The ancients thought that stars were fixed pinpoints of light on the sky.
Today we know that they are all moving, like fish in a pond. This so-called
proper motion is so small that it is not noticeable to the human eye over
a single lifetime. But Hubble can precisely track stellar motions to razor-sharp precision. Not surprisingly the nearest star to our Sun, Proxima
Centauri, is one of the fastest moving across the sky. Hubble astronomers
have found that it will pass in front of two far-more distant background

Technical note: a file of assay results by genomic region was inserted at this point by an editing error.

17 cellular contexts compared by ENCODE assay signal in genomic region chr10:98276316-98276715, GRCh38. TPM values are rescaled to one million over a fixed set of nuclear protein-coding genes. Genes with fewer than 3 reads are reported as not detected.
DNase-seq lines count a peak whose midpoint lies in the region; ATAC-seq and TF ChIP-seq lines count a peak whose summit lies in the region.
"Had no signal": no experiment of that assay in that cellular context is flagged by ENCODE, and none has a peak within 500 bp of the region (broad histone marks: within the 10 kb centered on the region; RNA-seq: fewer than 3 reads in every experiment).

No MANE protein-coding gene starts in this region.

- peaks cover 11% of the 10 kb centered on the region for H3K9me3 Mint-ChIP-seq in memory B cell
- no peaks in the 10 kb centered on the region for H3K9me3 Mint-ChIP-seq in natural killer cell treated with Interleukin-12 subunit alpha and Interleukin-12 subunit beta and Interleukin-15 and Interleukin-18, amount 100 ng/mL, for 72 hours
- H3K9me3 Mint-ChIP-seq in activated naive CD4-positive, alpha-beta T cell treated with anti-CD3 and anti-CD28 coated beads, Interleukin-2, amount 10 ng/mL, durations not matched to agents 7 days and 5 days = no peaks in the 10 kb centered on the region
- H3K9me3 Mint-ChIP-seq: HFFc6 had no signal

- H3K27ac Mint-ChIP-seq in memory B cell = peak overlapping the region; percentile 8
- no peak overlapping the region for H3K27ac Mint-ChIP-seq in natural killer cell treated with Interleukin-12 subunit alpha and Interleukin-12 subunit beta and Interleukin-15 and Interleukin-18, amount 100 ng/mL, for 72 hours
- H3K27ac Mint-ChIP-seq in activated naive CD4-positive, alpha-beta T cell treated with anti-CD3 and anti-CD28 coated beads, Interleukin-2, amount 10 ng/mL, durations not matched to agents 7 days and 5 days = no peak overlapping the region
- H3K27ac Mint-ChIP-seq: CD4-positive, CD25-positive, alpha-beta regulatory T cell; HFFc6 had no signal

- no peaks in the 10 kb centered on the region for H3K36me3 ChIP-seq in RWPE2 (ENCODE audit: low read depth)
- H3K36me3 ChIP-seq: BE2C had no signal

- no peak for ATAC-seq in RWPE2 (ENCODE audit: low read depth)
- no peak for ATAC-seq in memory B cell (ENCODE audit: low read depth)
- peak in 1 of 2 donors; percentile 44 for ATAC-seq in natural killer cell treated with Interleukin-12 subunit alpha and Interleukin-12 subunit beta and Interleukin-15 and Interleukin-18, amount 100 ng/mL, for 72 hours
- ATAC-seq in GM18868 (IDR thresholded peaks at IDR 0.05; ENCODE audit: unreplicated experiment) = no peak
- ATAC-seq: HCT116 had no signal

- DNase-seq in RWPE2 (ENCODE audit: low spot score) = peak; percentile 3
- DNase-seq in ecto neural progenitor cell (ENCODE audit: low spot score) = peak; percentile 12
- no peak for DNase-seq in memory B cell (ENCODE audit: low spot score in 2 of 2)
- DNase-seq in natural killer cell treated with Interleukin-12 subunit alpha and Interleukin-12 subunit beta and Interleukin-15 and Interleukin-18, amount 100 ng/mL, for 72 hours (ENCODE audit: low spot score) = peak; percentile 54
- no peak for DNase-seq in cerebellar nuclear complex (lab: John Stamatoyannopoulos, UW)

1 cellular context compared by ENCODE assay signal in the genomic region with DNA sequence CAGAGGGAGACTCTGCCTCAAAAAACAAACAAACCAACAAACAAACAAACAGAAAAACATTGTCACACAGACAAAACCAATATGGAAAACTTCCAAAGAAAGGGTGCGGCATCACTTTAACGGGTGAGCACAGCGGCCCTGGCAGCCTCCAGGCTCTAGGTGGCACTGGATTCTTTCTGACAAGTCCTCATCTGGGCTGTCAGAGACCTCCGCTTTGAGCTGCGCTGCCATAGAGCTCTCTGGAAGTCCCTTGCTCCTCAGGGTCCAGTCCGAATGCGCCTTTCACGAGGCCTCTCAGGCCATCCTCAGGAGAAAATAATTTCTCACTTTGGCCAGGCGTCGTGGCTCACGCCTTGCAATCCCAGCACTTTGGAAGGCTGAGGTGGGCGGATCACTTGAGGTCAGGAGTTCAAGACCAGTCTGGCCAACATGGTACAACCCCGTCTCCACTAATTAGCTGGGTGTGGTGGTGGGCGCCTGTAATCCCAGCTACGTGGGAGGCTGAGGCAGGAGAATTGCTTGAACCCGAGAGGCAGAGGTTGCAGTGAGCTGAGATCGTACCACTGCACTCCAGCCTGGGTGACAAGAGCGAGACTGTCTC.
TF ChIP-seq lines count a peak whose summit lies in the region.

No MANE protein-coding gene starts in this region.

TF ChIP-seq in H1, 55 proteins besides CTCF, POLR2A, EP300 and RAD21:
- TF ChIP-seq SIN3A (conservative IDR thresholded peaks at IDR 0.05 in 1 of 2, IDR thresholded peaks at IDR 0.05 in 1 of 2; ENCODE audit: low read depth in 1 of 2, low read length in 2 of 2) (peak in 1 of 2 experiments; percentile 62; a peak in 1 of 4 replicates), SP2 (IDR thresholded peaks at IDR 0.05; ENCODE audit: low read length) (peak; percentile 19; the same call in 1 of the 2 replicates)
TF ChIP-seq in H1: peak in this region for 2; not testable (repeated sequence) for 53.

stars, once in 2014 and again in 2016. This will afford a very rare
opportunity to see how Proxima’s gravity warps the image of the
background stars by bending their light. This effect, called gravitational
lensing, can be used to estimate Proxima Centauri’s mass and establish the presence of any planets orbiting the star.
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